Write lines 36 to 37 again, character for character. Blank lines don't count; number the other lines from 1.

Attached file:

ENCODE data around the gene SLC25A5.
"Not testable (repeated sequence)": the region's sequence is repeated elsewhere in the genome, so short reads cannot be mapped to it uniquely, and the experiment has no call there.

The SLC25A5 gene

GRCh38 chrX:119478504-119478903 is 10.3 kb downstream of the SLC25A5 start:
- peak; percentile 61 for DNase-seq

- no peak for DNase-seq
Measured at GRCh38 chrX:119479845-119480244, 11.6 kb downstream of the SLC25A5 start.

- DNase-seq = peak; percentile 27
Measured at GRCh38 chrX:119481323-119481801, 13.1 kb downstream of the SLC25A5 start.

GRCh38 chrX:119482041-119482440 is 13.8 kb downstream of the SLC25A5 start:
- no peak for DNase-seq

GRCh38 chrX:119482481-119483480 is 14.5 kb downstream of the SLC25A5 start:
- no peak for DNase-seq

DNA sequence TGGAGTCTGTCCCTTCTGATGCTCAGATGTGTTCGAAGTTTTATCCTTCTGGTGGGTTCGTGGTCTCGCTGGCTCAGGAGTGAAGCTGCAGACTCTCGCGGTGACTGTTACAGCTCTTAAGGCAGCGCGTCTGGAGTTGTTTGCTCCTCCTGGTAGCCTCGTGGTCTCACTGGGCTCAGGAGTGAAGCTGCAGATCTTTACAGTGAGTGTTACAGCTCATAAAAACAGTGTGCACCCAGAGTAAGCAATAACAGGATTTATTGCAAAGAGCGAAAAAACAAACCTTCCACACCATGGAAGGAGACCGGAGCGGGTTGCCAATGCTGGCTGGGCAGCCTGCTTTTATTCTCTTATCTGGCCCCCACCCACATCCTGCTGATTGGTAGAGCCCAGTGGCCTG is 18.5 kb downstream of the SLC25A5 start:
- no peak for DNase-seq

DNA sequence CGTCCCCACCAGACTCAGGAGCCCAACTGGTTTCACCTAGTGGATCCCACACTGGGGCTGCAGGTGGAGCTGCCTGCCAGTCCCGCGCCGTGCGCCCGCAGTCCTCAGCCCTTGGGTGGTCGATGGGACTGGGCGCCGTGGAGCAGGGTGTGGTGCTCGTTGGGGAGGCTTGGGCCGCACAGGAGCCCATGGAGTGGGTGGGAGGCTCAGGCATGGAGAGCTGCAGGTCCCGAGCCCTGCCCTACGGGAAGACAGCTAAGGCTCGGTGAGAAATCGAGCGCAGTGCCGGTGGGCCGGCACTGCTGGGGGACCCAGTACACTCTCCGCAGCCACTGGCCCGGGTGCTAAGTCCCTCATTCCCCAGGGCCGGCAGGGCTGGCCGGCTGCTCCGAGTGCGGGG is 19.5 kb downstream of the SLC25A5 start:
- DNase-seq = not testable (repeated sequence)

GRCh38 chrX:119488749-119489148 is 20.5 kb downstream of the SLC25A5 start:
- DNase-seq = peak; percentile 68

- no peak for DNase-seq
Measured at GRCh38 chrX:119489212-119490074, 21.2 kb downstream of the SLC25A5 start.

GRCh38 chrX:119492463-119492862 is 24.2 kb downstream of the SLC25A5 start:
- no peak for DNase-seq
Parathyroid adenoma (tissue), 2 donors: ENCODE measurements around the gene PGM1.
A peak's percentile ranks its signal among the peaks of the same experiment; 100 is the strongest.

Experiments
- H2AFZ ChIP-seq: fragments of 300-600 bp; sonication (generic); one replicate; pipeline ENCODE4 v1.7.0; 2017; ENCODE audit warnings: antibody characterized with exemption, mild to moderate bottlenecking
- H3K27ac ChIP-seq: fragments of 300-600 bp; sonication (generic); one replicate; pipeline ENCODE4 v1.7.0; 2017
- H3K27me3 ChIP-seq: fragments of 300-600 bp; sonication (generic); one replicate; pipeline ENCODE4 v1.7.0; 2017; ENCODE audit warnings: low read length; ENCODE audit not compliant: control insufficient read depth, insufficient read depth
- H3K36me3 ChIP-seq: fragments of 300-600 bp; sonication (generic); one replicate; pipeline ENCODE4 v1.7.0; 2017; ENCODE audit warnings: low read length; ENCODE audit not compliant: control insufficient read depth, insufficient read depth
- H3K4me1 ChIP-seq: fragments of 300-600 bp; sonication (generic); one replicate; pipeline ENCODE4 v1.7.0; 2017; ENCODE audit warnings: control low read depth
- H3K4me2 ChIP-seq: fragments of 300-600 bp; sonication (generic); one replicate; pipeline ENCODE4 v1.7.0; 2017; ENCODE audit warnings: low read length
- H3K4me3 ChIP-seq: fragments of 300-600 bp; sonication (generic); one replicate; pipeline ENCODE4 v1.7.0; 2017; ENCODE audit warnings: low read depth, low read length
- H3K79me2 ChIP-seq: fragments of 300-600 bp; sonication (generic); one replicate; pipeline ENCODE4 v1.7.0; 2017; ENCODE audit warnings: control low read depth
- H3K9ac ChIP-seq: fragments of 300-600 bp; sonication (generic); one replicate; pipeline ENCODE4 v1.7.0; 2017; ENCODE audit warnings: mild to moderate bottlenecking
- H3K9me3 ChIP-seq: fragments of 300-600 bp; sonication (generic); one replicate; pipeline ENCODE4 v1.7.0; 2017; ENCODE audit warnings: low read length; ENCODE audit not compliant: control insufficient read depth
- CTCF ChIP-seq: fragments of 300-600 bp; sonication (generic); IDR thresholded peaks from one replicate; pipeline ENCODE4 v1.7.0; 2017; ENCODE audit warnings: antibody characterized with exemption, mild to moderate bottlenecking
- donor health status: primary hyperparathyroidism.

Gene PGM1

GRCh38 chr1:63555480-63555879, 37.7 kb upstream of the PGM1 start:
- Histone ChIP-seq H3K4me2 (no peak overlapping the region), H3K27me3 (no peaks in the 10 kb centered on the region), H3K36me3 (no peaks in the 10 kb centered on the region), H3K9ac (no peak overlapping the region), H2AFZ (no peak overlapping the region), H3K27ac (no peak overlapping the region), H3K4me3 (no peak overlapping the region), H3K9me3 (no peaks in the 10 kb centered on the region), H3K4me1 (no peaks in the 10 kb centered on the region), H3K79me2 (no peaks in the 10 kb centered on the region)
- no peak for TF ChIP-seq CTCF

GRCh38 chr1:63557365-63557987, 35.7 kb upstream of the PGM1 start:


- H3K9me3 ChIP-seq: fragments of 300-600 bp; sonication (generic); one replicate; pipeline ENCODE4 v1.7.0; 2017; ENCODE audit warnings: low read length; ENCODE audit not compliant: control insufficient read depth
- CTCF ChIP-seq: fragments of 300-600 bp; sonication (generic); IDR thresholded peaks from one replicate; pipeline ENCODE4 v1.7.0; 2017; ENCODE audit warnings: antibody characterized with exemption, mild to moderate bottlenecking